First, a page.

Bandai was a profusion of games that were strewn about rather haphazardly around a central booth. They had .hack//mutation that you could wait in line to play for a T-shirt; Ultimate Muscle, which is a unique cel-shaded wrestling title based on the Saturday morning cartoon on the FoxBox, and Lupin the 3rd, which is based on an old anime series and comic series of the same name.
The biggest thing at Bandai was a mini-interview with the creators of the .hack series. I’d like to say that the following interview is a Game Chronicles "exclusive" and you won’t find an interview with these two guys anywhere else. I showed up to the media check in kiosk (because I have to call it something other than a booth to differentiate) and was then escorted to a small office, given a seat, and a bottle of water (the first beverage I’d had since leaving my hotel room some eight hours previous, because really why pay $3.00 for a 20 ounce pop, even if it is Livewire).
Then in came Sam Wakabayashi and Daisuke Uchiyama who were responsible for the concept of “The World” in .hack, and also for the overall plot and idea for the series in the first place. They were soon followed by their translator and Bandai’s Marketing Manager. After the usual meet and greet formalities we all settled down for a nice chat. As a disclaimer somewhat along the lines of Kevin Smith’s third definition, these questions went through about two different translators and also with my own sporadic Japanese skills. If I have mangled, misquoted, or just plain messed up I apologize to all offended parties and will promptly find a second and commit seppuku.
Bandai: About three and a half years ago, before the Playstation 2 was in the hands of the consumers, the major game out there was the Internet and at that time online games were getting more popular and we were concerned about all these kids having to pay an internet fee from the limited allowances that they had, so we wanted to make a game that was online but actually not online.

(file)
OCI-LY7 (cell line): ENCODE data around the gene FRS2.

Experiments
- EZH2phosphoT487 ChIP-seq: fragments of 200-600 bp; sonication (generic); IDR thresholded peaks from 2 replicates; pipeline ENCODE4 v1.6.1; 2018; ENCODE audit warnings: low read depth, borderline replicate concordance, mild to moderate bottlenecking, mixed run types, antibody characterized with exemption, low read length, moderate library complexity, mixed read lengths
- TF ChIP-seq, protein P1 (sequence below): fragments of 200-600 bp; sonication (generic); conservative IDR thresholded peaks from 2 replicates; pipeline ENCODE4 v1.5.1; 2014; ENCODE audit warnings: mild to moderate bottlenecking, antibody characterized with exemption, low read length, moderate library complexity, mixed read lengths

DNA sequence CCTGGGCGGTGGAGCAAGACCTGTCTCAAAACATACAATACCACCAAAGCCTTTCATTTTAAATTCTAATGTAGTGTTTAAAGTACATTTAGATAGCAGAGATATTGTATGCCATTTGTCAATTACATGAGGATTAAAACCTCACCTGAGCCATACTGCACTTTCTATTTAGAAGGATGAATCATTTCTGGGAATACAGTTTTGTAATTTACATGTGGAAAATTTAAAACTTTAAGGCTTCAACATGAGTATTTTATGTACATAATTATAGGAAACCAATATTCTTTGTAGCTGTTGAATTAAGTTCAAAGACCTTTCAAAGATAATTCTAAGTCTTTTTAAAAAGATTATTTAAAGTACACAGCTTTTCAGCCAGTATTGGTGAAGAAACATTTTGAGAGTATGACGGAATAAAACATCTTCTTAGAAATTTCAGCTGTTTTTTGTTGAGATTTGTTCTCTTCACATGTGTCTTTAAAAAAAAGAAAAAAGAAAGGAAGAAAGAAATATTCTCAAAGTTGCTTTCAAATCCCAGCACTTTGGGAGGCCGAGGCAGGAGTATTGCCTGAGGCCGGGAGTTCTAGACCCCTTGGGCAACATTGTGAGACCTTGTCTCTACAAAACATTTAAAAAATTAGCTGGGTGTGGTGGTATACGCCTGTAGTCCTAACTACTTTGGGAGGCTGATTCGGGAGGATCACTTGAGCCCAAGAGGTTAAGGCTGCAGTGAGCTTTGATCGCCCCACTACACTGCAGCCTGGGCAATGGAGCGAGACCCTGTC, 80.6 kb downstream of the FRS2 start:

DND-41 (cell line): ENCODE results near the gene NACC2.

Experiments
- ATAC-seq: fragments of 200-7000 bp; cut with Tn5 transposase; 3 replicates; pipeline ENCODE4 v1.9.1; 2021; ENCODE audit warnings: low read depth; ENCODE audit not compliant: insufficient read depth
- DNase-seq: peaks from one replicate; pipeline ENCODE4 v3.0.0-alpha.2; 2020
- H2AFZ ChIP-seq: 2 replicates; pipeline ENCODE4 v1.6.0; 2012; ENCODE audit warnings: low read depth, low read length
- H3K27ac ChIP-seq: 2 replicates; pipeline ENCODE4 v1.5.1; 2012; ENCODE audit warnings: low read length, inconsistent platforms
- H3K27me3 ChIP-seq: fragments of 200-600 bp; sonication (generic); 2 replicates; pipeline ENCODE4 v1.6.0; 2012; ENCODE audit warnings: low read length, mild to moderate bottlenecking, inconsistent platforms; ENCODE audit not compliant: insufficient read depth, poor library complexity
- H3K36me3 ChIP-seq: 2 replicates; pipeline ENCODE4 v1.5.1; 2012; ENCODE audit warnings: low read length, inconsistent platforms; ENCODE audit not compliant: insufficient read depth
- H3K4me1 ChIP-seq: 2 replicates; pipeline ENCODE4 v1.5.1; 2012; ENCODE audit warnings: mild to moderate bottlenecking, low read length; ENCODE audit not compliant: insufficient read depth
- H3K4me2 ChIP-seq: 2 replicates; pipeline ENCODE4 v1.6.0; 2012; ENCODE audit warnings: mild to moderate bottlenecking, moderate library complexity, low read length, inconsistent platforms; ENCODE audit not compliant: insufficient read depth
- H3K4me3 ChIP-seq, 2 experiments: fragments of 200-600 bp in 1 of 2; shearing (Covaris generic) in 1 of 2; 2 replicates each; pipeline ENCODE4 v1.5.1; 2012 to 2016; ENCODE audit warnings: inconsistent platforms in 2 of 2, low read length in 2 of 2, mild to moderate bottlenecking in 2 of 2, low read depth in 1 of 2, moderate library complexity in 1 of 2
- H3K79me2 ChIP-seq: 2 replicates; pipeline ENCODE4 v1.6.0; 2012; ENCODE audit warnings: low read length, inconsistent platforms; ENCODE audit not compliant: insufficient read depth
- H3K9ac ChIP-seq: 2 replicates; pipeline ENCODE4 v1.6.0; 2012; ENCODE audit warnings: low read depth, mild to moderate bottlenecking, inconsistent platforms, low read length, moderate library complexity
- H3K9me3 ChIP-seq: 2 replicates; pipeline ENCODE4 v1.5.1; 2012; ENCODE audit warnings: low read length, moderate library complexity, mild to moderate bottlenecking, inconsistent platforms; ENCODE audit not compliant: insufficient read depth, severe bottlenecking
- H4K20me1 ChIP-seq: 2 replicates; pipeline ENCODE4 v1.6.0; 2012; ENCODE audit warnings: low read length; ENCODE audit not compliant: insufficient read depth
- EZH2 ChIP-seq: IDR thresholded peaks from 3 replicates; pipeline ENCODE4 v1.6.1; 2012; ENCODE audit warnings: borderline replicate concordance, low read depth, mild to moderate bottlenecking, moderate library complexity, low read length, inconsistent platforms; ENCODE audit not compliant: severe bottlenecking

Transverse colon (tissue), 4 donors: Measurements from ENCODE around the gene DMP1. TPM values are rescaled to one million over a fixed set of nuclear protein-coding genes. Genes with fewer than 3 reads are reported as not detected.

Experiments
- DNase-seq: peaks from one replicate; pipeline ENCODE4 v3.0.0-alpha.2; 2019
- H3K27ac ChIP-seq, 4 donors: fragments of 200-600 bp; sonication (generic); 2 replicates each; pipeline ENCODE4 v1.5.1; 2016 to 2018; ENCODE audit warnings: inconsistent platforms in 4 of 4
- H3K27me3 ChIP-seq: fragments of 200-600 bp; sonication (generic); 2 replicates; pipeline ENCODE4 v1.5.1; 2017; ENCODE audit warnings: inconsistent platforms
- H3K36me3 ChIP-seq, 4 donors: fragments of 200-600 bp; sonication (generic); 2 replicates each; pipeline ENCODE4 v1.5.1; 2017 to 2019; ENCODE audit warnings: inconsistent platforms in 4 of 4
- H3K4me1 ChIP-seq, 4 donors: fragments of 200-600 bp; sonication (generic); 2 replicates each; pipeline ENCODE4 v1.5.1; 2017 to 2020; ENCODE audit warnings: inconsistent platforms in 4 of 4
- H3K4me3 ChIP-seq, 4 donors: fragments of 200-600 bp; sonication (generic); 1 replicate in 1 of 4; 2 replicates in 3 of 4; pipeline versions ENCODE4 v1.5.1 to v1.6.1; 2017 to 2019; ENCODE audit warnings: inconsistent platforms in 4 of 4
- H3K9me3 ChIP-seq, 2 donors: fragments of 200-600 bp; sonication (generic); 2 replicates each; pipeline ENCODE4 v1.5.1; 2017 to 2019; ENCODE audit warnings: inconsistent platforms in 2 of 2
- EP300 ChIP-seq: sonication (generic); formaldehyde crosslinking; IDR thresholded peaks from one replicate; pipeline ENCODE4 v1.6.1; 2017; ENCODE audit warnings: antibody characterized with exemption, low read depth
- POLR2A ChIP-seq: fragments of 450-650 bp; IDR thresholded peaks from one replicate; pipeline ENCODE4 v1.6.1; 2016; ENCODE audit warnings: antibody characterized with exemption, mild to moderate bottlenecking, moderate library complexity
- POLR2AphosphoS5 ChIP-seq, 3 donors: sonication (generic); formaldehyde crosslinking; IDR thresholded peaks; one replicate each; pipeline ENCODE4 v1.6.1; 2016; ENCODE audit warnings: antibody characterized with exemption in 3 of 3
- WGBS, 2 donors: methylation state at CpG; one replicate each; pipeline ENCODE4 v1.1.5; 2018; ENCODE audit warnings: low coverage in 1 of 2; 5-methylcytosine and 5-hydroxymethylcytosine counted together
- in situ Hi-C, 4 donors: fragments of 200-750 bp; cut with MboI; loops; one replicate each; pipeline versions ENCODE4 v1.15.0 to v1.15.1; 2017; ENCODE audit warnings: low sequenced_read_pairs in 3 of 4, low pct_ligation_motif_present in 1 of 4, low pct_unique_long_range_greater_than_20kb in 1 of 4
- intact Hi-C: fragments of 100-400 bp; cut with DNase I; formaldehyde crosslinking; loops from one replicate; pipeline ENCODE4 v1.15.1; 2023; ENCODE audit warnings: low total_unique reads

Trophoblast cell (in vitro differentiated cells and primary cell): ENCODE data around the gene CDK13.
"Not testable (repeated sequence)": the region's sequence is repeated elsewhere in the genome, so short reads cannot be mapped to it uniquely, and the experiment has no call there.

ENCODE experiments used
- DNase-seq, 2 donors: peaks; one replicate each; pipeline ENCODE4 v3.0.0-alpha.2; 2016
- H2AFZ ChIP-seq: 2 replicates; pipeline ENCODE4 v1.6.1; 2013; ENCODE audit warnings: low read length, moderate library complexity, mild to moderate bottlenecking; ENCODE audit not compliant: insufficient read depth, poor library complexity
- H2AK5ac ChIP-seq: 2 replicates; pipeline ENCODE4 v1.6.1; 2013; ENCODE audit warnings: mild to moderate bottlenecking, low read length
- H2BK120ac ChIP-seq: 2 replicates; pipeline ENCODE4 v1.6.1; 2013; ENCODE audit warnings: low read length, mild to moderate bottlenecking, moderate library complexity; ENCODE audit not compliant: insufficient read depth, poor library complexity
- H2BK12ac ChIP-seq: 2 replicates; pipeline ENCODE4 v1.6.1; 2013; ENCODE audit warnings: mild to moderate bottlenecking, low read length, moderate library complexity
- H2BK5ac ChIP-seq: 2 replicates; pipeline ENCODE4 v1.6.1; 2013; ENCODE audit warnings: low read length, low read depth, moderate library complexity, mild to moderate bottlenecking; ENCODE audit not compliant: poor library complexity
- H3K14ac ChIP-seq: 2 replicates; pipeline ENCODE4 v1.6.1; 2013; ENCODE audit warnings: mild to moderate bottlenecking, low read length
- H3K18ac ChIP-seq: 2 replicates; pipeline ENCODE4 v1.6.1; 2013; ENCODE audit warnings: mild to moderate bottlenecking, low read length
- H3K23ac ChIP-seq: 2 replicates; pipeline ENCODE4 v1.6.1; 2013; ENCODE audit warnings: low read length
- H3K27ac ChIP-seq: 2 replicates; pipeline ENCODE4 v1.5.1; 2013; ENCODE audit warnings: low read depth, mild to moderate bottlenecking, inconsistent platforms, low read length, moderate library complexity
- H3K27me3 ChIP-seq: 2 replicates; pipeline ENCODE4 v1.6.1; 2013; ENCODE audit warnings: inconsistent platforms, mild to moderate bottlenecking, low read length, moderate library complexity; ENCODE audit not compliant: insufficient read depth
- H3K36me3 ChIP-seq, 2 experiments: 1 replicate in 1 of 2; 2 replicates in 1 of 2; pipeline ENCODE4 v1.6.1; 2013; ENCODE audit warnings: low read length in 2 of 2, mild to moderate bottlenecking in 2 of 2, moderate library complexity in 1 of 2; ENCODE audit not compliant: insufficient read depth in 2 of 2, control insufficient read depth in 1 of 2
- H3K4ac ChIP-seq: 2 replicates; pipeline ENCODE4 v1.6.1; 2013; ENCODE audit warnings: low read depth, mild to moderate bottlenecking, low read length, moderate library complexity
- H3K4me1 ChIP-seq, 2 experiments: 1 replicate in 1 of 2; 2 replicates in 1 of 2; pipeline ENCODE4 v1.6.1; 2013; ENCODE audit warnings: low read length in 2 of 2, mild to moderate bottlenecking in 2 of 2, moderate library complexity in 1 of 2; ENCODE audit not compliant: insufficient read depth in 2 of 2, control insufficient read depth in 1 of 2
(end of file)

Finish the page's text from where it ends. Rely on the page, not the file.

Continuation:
GCM: In the sequel to .hack//infection and the subsequent third and fourth titles you can import your saved characters from the original. How important was it for this feature to be included?
Bandai: It was a must factor because a major part of this game is to build your character as you wanted to and keep building that character to a higher point. Every single character is in the series for a reason, and we want to emphasize this factor.
GCM: Both incarnations of the series ship with an anime DVD included; which came first the game or the series, and how interrelated are they? How much involvement did you have with the development of the series as opposed to the development of the game?
Bandai: The game came about first and when we first made the game we made up a broad scenario. We made the anime based on the game but it is the real world that is portrayed in the anime. Everything was done by us. The timeline of the story is that the anime is the past (of these characters) and then the game occurs. Everything is involved with the game so we had to be there.
The two gentlemen who I interviewed had apparently not been let out of their rooms all day so they hadn’t seen anything of the show. They wanted to know what I recommended they see. The thing you have to know about E3 is that by this time in the day my senses are fried and I can’t remember anything so instead of saying to go see something impressive like the Sony or Konami booths or the EA big screen I tell them to go check out the Crave booth and see Ejay Clubworld. This isn’t a bad game, but about ten minutes later I think of all the other things I could have said too. The funny thing is that one of the guys does a passable pantomime of scratching when he gets the idea for the game.
The second question was more interesting because they said that the plot for .hack//sign, the anime based on the game, had a complicated plot and they were afraid people wouldn’t like it over here because Americans tend to prefer simple stories. What did I think? Well I’ve seen about two episodes of .hack//sign and while it is more than a little bit of noodle baking that’s why I like it. It is complicated, but that’s what makes it unique and enjoyable.
Hack: Mutation (PS2)